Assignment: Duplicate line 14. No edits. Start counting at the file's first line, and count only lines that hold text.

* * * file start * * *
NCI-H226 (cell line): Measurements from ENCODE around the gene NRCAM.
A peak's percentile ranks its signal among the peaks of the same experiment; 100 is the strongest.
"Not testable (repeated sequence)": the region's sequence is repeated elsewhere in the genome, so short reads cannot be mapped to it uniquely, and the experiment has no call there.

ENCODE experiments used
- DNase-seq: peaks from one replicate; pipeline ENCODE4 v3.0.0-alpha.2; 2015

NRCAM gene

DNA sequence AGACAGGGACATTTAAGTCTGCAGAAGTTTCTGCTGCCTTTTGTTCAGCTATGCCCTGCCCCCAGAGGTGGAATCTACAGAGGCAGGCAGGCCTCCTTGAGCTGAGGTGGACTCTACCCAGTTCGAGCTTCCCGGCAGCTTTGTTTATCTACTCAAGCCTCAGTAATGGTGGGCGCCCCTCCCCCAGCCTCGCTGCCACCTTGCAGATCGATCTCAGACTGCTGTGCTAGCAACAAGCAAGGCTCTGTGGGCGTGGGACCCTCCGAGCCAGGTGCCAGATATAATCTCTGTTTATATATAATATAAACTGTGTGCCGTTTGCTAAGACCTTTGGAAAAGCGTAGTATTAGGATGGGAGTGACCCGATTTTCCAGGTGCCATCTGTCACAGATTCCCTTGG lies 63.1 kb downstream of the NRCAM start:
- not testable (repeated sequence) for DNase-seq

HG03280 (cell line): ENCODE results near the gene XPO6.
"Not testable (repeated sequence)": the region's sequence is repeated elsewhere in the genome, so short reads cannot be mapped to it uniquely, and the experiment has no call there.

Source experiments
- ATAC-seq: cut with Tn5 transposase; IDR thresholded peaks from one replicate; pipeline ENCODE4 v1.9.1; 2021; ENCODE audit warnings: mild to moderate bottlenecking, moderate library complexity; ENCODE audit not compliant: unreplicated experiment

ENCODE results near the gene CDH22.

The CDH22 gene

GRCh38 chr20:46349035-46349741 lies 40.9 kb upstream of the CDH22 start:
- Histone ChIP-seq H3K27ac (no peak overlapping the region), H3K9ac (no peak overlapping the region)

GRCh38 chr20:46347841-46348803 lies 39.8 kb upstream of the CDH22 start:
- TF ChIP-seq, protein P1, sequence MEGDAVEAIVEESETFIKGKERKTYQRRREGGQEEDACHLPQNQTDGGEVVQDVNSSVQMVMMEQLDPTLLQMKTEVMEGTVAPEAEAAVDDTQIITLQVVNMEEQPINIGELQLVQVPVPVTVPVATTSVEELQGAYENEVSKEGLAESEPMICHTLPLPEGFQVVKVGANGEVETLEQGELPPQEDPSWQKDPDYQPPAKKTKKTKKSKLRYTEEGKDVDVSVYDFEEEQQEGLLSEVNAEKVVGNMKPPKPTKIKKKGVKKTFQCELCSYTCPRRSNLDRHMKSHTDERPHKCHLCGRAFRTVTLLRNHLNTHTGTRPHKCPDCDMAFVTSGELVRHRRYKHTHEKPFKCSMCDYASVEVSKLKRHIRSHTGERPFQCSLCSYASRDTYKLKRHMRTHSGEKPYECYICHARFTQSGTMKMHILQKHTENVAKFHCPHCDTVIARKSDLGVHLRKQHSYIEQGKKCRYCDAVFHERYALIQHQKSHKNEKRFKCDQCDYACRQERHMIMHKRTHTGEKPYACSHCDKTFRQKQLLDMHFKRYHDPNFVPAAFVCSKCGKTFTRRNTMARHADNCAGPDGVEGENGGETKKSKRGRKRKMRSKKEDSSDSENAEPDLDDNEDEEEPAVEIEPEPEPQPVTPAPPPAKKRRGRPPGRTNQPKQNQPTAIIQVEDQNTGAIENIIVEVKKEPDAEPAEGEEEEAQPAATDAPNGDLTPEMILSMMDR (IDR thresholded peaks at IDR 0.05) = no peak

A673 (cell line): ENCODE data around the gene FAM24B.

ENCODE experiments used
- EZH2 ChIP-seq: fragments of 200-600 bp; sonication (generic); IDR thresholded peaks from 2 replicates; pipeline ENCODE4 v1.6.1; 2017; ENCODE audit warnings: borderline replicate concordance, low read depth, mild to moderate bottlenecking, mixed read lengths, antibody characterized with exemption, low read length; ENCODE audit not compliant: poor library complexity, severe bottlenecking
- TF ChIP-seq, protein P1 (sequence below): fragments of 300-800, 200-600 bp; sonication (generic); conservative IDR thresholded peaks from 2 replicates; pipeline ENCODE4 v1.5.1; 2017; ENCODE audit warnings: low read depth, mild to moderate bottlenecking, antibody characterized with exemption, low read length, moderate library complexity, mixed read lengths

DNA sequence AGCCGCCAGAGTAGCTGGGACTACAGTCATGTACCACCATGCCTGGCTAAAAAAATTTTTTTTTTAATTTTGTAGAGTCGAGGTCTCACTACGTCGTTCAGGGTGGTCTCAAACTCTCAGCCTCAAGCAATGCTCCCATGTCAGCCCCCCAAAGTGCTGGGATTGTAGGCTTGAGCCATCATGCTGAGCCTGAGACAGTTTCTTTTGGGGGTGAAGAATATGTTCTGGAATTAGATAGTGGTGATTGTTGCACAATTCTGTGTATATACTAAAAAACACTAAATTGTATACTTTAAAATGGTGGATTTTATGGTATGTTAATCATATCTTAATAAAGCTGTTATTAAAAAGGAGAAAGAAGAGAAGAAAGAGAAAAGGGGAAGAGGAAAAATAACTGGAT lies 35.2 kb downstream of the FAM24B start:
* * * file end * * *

The CDH22 gene